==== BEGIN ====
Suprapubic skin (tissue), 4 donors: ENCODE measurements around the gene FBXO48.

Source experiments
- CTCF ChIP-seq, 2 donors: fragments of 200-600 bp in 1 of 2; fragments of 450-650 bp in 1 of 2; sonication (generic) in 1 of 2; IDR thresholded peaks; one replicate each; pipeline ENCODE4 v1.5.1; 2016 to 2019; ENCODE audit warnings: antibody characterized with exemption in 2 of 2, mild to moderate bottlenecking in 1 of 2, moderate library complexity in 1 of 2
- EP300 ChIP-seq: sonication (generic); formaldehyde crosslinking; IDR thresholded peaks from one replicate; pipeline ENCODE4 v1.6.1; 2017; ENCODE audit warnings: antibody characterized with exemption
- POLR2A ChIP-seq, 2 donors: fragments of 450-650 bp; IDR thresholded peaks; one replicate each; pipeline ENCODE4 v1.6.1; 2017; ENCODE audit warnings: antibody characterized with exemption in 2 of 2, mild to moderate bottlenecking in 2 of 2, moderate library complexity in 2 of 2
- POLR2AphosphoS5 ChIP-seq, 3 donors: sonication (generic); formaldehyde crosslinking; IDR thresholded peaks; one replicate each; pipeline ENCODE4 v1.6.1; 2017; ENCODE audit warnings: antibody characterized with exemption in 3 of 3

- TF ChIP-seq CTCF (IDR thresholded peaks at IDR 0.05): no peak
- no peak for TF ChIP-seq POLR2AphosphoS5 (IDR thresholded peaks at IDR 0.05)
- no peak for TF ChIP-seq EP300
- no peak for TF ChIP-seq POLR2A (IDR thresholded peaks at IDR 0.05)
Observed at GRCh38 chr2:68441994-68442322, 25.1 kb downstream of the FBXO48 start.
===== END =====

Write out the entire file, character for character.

Suprapubic skin (tissue), 4 donors: ENCODE measurements around the gene FBXO48.

Source experiments
- CTCF ChIP-seq, 2 donors: fragments of 200-600 bp in 1 of 2; fragments of 450-650 bp in 1 of 2; sonication (generic) in 1 of 2; IDR thresholded peaks; one replicate each; pipeline ENCODE4 v1.5.1; 2016 to 2019; ENCODE audit warnings: antibody characterized with exemption in 2 of 2, mild to moderate bottlenecking in 1 of 2, moderate library complexity in 1 of 2
- EP300 ChIP-seq: sonication (generic); formaldehyde crosslinking; IDR thresholded peaks from one replicate; pipeline ENCODE4 v1.6.1; 2017; ENCODE audit warnings: antibody characterized with exemption
- POLR2A ChIP-seq, 2 donors: fragments of 450-650 bp; IDR thresholded peaks; one replicate each; pipeline ENCODE4 v1.6.1; 2017; ENCODE audit warnings: antibody characterized with exemption in 2 of 2, mild to moderate bottlenecking in 2 of 2, moderate library complexity in 2 of 2
- POLR2AphosphoS5 ChIP-seq, 3 donors: sonication (generic); formaldehyde crosslinking; IDR thresholded peaks; one replicate each; pipeline ENCODE4 v1.6.1; 2017; ENCODE audit warnings: antibody characterized with exemption in 3 of 3

- TF ChIP-seq CTCF (IDR thresholded peaks at IDR 0.05): no peak
- no peak for TF ChIP-seq POLR2AphosphoS5 (IDR thresholded peaks at IDR 0.05)
- no peak for TF ChIP-seq EP300
- no peak for TF ChIP-seq POLR2A (IDR thresholded peaks at IDR 0.05)
Observed at GRCh38 chr2:68441994-68442322, 25.1 kb downstream of the FBXO48 start.